ATSB investigation reports

The ATSB will release a final report at the conclusion of an investigation, detailing contributing factors and any identified safety issues. However, at any time during the course of an investigation, should we uncover safety critical information we will immediately share that with relevant parties so they can take appropriate safety action.

Depending on the complexity of the occurrence and the scope of the investigation, the ATSB may also produce preliminary and interim reports.

Preliminary reports detail factual information determined in an investigation’s initial evidence collection phase, and are typically released 6-8 weeks after the initial occurrence.

Interim reports detail more extensive factual information and outline areas of ongoing investigation, but do not contain analysis or findings.

During the course of an investigation, the ATSB may also provide brief factual updates on investigation progress on our website.

Either in conjunction with a report release or at any time during an investigation, the ATSB may also issue a safety advisory notice to relevant organisations and industry sectors to highlight a safety issue or issues determined during the course of that investigation and recommending that they take safety action where appropriate.

Final report structure

ATSB occurrence investigation final reports are organised with regard to international standards or instruments, as applicable, and with ATSB procedures and guidelines. Reports normally contain the following sections:

  • Executive summary—a one-page summary of the transport safety occurrence, the findings and any safety action taken as a result, as well as any broader safety messages.   
  • The occurrence—a description of the sequence of events related to the occurrence and, if relevant, the consequences in terms of injuries and damage. 
  • Context—of evidence collected as part of the investigation that is necessary to help the reader understand the occurrence and safety analyses, or the broader safety issues for research purposes.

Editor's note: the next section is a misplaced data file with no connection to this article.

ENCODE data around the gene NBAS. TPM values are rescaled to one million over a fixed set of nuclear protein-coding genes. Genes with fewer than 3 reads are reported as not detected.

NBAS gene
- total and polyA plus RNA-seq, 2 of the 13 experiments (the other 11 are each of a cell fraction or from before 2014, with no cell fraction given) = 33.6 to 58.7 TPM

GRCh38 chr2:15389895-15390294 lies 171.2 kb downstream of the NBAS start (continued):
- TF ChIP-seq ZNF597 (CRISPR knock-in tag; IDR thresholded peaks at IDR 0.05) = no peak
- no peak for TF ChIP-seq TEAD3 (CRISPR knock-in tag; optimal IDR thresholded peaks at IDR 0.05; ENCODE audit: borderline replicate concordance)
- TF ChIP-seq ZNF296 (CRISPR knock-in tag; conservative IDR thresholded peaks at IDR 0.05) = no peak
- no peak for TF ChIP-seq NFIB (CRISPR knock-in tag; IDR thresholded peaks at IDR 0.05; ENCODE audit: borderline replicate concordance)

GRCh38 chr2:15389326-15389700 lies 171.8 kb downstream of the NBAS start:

• Safety analysis—a demonstration of how the evidence justifies the investigation findings 
  • Findings—a list of contributing factors and other safety factors identified during the safety analysis. 
  • Safety issues and actions—a summary of safety issues that were identified during the investigation and details of what safety action has been taken, or is planned to be taken by relevant parties to address those issues. 
  • Appendices—additional information that supports the report, for example, specialist reports on materials failure or flight data analysis.

Report terminology

Safety factor: an event or condition that increases safety risk. In other words, it is something that, if it occurred in the future, would increase the likelihood of an occurrence, and/or the severity of the adverse consequences associated with an occurrence. Safety factors include the occurrence events (e.g. engine failure, signal passed at danger, grounding), individual actions (e.g. errors and violations), local conditions, current risk controls and organisational influences.

Contributing factor: a safety factor that, had it not occurred or existed at the time of an occurrence:
a) the occurrence would probably not have occurred; or
b) the adverse consequences associated with the occurrence would probably not have occurred or have been as serious, or
c) another contributing safety factor would probably not have occurred or existed.

Other factors that increase risk: a safety factor identified during an occurrence investigation which did not meet the definition of contributing safety factor but was still considered to be important to communicate in an investigation report in the interests of improved transport safety.

Other finding: any finding, other than that associated with safety factors, considered important to include in an investigation report. Such findings may resolve ambiguity or controversy, describe possible scenarios or safety factors when firm safety factor findings were not able to be made, or note events or conditions which 'saved the day' or played an important role in reducing the risk associated with an occurrence.

Safety issue: a safety factor that:
a) can reasonably be regarded as having the potential to adversely affect the safety of future operations, and
b) is a characteristic of an organisation or a system, rather than a characteristic of a specific individual, or characteristic of an operational environment at a specific point in time.

Safety action: the steps taken or proposed to be taken by a person, organisation or agency in response to a safety issue.

Safety recommendation: a formal safety recommendation made either during or at the end of an investigation, where the ATSB remains concerned that a safety issue has yet to be adequately addressed by the relevant organisation.

Probability expressions

The list below presents the verbal probability expressions used by the ATSB in our investigation reports to describe the degree of likelihood or chance that something was true, occurred, influenced something else or was a contributing safety factor. 

  • Almost certain ˃ 99% probability of occurrence
  • Very likely ˃ 90% probability
  • Likely, probably ˃ 66% probability
  • As likely as not - 33% to 66% probability
  • Unlikely ˂ 33% probability
  • Very unlikely ˂ 10% probability
  • Exceptionally unlikely ˂ 1% probability